Bureaucratizing Islam: Morocco and the War on Terror
BUREAUCRATIZING ISLAM – Book Sample
Joining the War on Terror – BUREAUCRATIZING ISLAM
In 2004, Morocco began a complete reform of religious policy. The reforms were far-reaching and invasive. They included a set of diverse and brand-new religious institutions, such as the savvy religious think tank, the Mohammedan League of Religious Scholars.
The reforms also brought changes to the councils of religious scholars who advise the monarchy and citizens, alterations to the Islamic education curricula for the public schools, reforms of existing educational institutions, and the creation of new ones.
The reforms sought to shape public discourse through media, including the development of a religious TV station and a religious radio station. The reforms reached beyond Morocco’s borders as the state attempted to spread official “Moroccan Islam” to other states in North and West Africa.
Collectively, these reforms have bureaucratized Islam in Morocco, placing critical decisions about religious practice and belief in the hands of people employed by the state. Many of these individuals do not pos-sess training in classical Islamic sciences; they are better understood as bureaucrats.
The conventional story, as told by the Moroccan state, describes these reforms as a response to the War on Terror – a war that originated in the United States, but in which Moroccan policy makers have viewed themselves as key participants since the country experienced a terrorist attack in 2003.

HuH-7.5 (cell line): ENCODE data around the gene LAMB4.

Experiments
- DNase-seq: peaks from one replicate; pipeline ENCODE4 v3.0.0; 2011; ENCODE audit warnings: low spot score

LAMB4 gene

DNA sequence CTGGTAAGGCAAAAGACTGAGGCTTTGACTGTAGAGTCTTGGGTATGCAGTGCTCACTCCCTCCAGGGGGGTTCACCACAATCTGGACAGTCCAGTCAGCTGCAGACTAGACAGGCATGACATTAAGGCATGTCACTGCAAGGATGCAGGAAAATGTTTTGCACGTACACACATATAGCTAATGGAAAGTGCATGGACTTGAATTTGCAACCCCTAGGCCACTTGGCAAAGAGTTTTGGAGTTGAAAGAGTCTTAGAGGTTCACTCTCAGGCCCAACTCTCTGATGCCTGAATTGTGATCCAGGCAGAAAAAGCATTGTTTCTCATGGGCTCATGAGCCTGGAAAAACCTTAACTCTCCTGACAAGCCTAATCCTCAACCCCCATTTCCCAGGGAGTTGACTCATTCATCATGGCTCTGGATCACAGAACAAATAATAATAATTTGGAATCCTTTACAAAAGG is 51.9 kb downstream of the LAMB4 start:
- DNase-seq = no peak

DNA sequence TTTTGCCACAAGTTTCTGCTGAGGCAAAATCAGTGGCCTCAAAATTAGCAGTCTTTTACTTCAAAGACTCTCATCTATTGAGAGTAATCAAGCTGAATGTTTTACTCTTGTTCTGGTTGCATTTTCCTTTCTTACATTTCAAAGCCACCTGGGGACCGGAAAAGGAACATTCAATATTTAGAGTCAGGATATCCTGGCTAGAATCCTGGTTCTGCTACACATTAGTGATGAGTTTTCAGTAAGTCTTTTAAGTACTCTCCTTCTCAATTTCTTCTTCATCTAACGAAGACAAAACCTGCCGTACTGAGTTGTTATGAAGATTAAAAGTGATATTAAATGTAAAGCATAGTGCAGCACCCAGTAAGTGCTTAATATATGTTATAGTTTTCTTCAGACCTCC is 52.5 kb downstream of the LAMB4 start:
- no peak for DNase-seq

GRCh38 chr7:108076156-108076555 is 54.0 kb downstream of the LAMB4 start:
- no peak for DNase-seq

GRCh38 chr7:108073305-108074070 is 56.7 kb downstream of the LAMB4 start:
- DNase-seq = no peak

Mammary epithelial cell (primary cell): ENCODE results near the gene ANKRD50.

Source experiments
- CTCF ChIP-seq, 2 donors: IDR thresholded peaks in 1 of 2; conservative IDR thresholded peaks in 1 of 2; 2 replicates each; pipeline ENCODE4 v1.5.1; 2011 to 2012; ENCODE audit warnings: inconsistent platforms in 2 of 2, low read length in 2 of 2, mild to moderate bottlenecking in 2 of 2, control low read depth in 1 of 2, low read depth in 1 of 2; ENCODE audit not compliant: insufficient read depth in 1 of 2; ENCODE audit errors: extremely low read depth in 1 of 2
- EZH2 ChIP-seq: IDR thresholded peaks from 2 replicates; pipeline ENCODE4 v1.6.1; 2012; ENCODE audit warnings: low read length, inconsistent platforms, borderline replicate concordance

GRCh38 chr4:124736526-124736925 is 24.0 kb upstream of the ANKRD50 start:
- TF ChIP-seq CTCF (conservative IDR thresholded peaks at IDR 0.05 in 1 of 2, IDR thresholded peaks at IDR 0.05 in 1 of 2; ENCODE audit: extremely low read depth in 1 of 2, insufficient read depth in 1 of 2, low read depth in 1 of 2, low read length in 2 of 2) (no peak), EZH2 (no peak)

According to Moroccan policy makers, state control of public religion is a national security imperative – a form of “spiritual security.” In analyzing recent religious reforms, many observers take the state’s word at face value, assuming that reforms are intended to curb religious extremism. This book approaches Morocco’s reforms to the religious sphere with a more critical eye, treating them as some-thing in need of explanation, rather than as an obvious response to religious extremism.
Fears of Islamic extremism did contribute to the Moroccan state’s reform efforts. Nevertheless, as I detail in this book, this explanation
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